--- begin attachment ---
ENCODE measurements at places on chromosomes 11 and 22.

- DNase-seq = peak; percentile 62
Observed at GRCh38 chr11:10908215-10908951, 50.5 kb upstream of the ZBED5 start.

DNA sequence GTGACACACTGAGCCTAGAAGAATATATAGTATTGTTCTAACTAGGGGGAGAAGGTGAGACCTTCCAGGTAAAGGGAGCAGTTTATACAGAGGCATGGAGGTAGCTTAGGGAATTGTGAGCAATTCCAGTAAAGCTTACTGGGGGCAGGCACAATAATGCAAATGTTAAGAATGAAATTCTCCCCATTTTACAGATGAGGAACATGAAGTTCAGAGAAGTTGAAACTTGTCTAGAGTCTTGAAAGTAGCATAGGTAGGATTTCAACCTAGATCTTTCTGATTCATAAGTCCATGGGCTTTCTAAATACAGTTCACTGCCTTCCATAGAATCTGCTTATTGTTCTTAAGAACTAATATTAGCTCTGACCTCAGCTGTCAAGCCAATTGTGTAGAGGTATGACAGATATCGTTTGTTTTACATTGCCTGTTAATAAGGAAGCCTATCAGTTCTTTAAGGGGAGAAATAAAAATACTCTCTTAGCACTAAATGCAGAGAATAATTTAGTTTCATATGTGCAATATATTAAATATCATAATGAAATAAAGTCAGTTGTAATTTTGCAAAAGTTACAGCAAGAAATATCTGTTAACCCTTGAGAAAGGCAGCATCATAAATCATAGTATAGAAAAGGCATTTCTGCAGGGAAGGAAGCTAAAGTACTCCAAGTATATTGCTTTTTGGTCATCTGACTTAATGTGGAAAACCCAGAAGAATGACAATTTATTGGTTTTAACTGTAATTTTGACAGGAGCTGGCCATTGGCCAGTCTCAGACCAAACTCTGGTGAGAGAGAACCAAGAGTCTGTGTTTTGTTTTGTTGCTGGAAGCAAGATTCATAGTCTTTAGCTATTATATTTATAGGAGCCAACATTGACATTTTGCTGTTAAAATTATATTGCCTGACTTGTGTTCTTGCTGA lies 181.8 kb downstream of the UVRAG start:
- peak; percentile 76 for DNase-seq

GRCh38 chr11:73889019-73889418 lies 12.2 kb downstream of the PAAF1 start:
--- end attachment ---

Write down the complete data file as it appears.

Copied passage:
ENCODE measurements at places on chromosomes 11 and 22.

- DNase-seq = peak; percentile 62
Observed at GRCh38 chr11:10908215-10908951, 50.5 kb upstream of the ZBED5 start.

DNA sequence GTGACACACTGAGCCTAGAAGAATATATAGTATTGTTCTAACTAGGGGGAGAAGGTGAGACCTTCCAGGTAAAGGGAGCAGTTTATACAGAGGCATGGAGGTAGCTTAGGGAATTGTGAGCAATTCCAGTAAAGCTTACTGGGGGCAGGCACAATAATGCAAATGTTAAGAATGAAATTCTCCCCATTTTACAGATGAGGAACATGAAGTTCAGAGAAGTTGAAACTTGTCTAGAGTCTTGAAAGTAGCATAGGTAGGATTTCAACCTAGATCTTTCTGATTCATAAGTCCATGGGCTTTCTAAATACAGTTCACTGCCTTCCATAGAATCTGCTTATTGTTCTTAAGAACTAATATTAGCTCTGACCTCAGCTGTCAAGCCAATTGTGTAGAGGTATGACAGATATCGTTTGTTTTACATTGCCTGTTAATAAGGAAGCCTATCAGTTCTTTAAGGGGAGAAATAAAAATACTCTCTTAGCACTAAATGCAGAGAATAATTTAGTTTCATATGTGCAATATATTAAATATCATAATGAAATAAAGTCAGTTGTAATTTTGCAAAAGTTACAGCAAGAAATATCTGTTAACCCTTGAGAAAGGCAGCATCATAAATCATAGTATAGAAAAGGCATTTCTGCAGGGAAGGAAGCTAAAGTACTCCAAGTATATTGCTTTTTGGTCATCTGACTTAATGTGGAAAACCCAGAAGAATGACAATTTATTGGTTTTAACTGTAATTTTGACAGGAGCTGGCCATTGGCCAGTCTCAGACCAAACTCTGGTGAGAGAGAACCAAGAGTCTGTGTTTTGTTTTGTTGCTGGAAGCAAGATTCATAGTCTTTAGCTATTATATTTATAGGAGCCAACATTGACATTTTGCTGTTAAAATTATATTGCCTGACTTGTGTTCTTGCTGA lies 181.8 kb downstream of the UVRAG start:
- peak; percentile 76 for DNase-seq

GRCh38 chr11:73889019-73889418 lies 12.2 kb downstream of the PAAF1 start: